Cyndi's Two Cents

Rights or welfare for animals?


In December of 2017, my commentary centered around the difference between animal rights and animal welfare and a particular group whose work is to “secure legally recognized fundamental rights for nonhuman animals through litigation, advocacy, and education.”

The Nonhuman Rights Project (NhRP), founded in 1996 by attorney Steven M. Wise, works to change the legal status “of at least some nonhuman animals from mere ‘things’, which lack the capacity to possess any legal right, to ‘persons’, who possess such fundamental rights as bodily integrity and bodily liberty and those other legal rights to which evolving standards of morality, scientific discovery, and human experience entitle them.”

This group considers that their clients (referred to by NhRP as plaintiffs) have many of the same rights as humans. NhRP claims their plaintiffs, which include great apes, elephants, dolphins and whales have been scientifically proven to be autonomous.

In the commentary, I wrote “In my worldview, an autonomous being is either a human being or an entity (like a country) comprised of human beings. I do not believe that any animal should have the same rights as human beings. Most humans have the capability to contemplate their actions and character. Animals do not.”

That column I wrote a little over five years ago is among the top five most-viewed “posts” on the Brownfield Ag News website. The comments that have come in over the years range from troubling to hilarious, common-sensical to non-sensical. The fact that people continue to comment on this post reinforces my belief that for many people, the line between animal rights and animal welfare is blurred.

I am a proponent of animal welfare. We practice it on our farm. My husband and I have a deep-rooted passion for raising livestock that began when we were children. We share a commitment to raising cattle and poultry while maintaining the solid ethical standards with which we were raised. Practicing animal welfare is an integral part of our philosophy. It is an inherent part of who we are.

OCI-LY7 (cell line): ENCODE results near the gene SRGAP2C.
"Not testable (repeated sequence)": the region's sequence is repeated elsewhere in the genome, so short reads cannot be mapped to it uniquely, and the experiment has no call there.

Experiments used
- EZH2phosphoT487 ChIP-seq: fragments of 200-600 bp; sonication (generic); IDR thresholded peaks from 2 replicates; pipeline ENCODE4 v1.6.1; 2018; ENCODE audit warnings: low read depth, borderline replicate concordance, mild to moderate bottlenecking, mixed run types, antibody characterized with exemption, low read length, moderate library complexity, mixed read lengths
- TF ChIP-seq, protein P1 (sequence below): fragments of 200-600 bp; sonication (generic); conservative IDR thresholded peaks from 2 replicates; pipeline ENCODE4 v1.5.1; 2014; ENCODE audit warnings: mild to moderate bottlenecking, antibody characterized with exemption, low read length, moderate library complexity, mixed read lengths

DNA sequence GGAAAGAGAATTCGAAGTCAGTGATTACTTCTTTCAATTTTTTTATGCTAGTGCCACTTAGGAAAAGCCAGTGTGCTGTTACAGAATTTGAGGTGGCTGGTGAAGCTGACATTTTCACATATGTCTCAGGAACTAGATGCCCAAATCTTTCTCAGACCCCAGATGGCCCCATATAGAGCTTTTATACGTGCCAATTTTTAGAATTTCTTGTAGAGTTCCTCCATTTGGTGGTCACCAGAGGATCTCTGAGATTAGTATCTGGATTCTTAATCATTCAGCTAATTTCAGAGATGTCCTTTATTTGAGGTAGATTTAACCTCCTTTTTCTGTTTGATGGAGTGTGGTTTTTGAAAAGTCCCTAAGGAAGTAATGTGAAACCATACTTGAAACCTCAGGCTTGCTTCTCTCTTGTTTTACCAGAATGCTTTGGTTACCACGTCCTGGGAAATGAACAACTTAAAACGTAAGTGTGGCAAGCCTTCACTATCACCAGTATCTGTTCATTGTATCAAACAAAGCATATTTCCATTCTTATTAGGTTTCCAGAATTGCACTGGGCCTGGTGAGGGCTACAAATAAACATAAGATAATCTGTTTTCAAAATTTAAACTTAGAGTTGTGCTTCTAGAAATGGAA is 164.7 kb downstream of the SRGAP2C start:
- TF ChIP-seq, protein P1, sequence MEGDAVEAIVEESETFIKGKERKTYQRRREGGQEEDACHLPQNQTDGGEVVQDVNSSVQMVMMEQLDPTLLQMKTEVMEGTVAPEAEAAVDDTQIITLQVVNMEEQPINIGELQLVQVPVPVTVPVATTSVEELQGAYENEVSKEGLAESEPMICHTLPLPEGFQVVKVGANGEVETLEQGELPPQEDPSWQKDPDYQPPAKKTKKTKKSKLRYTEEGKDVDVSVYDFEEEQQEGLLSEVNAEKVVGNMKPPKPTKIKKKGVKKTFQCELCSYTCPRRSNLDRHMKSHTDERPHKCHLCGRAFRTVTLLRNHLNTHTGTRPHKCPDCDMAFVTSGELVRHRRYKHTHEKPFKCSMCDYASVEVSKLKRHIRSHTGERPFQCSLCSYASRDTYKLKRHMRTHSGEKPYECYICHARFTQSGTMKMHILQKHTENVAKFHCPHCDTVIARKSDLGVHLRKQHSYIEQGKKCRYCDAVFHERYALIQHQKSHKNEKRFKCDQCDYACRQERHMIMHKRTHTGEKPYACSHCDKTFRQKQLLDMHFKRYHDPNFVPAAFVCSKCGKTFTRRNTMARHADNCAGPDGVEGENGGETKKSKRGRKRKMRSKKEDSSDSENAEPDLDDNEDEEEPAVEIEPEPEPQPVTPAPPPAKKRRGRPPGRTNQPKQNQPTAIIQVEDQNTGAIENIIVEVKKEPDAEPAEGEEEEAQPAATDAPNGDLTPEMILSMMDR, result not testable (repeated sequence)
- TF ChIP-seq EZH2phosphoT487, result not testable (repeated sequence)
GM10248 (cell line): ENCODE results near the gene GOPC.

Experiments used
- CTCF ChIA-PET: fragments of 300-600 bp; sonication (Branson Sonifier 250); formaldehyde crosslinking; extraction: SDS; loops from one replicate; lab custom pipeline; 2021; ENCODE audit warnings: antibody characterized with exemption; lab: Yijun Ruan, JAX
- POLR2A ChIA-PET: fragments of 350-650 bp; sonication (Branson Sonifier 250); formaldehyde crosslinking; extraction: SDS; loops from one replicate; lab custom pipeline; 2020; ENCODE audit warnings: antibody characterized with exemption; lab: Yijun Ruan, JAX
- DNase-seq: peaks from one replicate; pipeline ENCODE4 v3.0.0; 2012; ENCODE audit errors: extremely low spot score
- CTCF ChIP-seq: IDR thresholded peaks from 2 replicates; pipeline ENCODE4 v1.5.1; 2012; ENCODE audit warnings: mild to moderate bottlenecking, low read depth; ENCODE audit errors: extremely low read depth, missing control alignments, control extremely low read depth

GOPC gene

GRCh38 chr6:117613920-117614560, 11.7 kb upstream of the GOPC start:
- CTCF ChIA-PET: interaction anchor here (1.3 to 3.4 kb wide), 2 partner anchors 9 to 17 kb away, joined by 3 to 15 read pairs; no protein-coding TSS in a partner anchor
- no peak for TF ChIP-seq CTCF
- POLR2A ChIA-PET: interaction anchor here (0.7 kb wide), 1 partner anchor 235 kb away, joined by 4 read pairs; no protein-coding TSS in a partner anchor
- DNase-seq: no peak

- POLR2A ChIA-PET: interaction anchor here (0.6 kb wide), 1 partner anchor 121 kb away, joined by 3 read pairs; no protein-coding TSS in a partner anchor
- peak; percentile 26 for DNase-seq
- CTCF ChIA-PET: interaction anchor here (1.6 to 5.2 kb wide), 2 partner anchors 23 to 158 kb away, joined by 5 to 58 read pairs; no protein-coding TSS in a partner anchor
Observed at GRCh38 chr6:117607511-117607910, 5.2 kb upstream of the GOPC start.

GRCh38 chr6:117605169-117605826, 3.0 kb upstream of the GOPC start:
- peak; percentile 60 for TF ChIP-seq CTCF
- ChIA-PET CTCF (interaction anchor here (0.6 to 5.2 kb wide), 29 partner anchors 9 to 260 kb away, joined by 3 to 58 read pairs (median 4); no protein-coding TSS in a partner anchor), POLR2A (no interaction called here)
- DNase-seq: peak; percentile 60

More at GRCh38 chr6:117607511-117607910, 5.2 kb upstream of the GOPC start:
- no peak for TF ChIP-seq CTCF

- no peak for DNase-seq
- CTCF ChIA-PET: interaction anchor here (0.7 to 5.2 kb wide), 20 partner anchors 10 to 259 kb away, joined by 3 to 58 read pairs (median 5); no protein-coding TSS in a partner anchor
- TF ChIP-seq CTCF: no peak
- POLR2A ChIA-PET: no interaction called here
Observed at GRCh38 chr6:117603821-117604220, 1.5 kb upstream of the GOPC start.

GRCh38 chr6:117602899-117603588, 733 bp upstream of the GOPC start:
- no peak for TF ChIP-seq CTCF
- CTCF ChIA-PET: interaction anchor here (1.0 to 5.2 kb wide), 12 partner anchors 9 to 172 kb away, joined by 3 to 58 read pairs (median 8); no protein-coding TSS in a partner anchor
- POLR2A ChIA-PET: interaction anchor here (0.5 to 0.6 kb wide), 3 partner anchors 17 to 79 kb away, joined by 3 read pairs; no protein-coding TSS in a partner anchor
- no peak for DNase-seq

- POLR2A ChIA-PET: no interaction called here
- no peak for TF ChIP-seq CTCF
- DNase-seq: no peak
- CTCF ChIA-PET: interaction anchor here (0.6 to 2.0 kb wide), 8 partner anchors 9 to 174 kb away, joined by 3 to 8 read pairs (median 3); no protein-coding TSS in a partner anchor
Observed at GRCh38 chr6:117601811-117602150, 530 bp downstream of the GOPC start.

An Asian elephant named Happy has lived at the Bronx Zoo for more than 45 years. The NhRP first took legal action in October of 2018, demanding recognition of Happy’s legal personhood and fundamental right to bodily liberty to release and relocate the pachyderm to an elephant sanctuary. After 4 years of legal back-and-forth the case landed in the New York Court of Appeals.

The decision, written by Chief Judge Janet DiFiore said, “While no one disputes that elephants are intelligent beings deserving of proper care and compassion,” a writ of habeus corpus is intended to protect the liberty of human beings and does not apply to a nonhuman animal like Happy.

In December of 2022, a motion filed by NhRP for reargument was denied by that court.

I firmly believe animal welfare is a responsibility for all who own livestock, poultry or pets. I do not believe that any animal has the same rights as any human being.

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